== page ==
A Tragic Kind of Wonderful
Harper Collins Publishers
Published December 29, 2016
About A TRAGIC KIND OF WONDERFUL
For sixteen-year-old Mel Hannigan, bipolar disorder makes life unpredictable. Her latest struggle is balancing her growing feelings in a new relationship with her instinct to keep everyone at arm’s length. And when a former friend confronts Mel with the truth about the way their relationship ended, deeply buried secrets threaten to come out and upend her shaky equilibrium.
As the walls of Mel’s compartmentalized world crumble, she fears the worst—that her friends will abandon her if they learn the truth about what she’s been hiding. Can Mel bring herself to risk everything to find out?
So many thoughts on this book keep rattling around in my head. On the one hand, I loved that A TRAGIC KIND OF WONDERFUL shows a positive representation of medication to regulate mental health issues. Mel wants to be on medication. She recognizes that it helps her be more herself and helps keep her safe.
Also, Mel’s a fixer. She likes everyone to get along. She soothes people, avoids conflict, and will take herself out of a situation if she feels like her presence is only adding conflict to it. I really identified with her in that regard. My favorite parts of A TRAGIC KIND OF WONDERFUL are about Mel learning how to fight– for herself, for her friends, for permission from herself just to be. A lot of those struggles hit home in a big way for me.
If you know anything about books, you probably guess that while Mel wants to be on her meds and is in regular therapy appointments, she has a pretty big crash. I feel like I’m not qualified to speak to the authenticity of her experience, but it felt very real reading each scene where she unravels. The writing allowed me to feel both in her head and like an observer, watching and hoping someone noticed what was going on before she completely spiraled out of control.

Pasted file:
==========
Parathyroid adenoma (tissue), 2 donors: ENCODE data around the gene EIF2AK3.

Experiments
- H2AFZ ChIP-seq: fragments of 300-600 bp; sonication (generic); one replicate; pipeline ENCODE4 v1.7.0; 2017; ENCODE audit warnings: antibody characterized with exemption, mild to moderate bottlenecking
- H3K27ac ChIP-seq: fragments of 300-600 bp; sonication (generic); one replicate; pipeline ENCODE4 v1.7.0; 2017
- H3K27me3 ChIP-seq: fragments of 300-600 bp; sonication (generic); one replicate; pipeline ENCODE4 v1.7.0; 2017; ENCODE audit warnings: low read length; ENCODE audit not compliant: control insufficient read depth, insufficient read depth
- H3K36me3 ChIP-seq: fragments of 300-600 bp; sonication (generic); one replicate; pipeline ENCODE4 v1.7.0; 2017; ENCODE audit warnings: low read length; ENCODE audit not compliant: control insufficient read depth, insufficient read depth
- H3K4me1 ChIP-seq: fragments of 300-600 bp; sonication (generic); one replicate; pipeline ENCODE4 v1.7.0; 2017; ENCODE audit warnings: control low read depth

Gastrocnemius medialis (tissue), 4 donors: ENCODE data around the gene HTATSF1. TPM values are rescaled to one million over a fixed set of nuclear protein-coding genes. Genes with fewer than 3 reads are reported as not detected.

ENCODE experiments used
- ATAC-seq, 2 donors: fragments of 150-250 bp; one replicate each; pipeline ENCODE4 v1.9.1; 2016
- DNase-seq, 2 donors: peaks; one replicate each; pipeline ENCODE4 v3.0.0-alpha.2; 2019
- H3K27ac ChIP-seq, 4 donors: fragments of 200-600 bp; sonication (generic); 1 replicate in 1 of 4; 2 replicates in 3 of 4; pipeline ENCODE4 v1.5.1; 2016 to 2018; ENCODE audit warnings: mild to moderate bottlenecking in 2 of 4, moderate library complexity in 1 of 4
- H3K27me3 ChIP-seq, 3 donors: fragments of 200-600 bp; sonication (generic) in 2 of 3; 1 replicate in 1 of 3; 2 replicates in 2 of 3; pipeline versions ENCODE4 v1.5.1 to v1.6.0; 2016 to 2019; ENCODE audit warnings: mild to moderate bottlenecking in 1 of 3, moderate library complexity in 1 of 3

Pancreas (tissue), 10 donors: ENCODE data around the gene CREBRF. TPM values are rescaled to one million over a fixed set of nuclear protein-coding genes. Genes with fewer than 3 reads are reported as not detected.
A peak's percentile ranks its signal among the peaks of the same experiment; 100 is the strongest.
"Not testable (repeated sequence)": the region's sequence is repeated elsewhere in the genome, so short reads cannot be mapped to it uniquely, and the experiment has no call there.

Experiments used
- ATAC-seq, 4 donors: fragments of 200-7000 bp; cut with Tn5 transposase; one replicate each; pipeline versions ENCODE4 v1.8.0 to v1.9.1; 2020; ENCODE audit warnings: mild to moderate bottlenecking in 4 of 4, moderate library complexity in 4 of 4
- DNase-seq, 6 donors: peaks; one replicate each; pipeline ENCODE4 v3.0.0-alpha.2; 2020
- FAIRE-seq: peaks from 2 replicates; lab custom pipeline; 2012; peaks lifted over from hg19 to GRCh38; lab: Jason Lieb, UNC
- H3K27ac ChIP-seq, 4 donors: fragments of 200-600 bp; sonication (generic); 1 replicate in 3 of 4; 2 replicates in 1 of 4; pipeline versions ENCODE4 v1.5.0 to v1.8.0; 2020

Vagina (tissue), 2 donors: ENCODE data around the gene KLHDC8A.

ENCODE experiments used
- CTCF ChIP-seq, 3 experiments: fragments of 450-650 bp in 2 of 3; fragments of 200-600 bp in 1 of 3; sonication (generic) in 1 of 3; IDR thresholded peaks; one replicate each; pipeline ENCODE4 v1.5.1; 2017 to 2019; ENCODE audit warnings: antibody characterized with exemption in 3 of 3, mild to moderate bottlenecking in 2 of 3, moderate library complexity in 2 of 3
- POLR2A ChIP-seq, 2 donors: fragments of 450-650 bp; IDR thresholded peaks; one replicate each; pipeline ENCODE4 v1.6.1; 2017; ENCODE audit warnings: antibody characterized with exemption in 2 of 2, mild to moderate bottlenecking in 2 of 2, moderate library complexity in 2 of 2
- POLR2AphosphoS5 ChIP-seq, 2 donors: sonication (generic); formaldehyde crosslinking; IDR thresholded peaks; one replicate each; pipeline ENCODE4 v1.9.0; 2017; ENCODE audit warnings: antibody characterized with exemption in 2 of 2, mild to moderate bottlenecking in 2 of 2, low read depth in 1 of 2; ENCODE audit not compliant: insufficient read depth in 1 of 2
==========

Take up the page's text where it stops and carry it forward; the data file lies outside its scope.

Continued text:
It’s weird– I keep noticing the presence of community in stories lately and the message that we need a community around us, and often, our community will stand by us through things we sometimes thought would scare them off. I loved those elements of A TRAGIC KIND OF WONDERFUL, too, from the sweet watchful residents of the nursing home where Mel works to her friends and even her mom.
There are a couple of rough scenes that might be difficult for sensitive readers. I’ll include some notes on those below in the content section, so be sure to check those out.
Recommended for Ages 15 up.
One of Mel’s best friends is Japanese. She makes friends with a Chinese boy at the nursing home where she works. Mel has bipolar disorder. Her brother had the same diagnosis and Mel’s aunt has many of the same symptoms, though she’s undiagnosed and refuses medication.
Profanity/Crude Language Content
At least a dozen instances of profanity, including f***.
A boy and girl kiss. A girl and girl kiss and grope each other under their shirts.
Brief reference to Buddhism. Mel plays piano with a retired reverend. Sometimes they play hymns together. He asks her to play as his way to lift her up.
Violent Content – Trigger Warning and Spoiler
Mel resists memories of her brother’s death, something she witnessed that’s obviously really traumatic for her.
He did a super dangerous thing and died doing it. She wonders if he did it on purpose. Then she returns to the scene of his death with the intention of repeating what he tried to do. She isn’t thinking of killing herself, but she repeatedly does things which behaviorally are suicidal.
Mel drinks alcohol with her friends and ends up with a terrible hangover.
Note: I received a free copy of A TRAGIC KIND OF WONDERFUL by Eric Lindstrom in exchange for my honest review. This post contains affiliate links which cost you nothing but which help support this blog.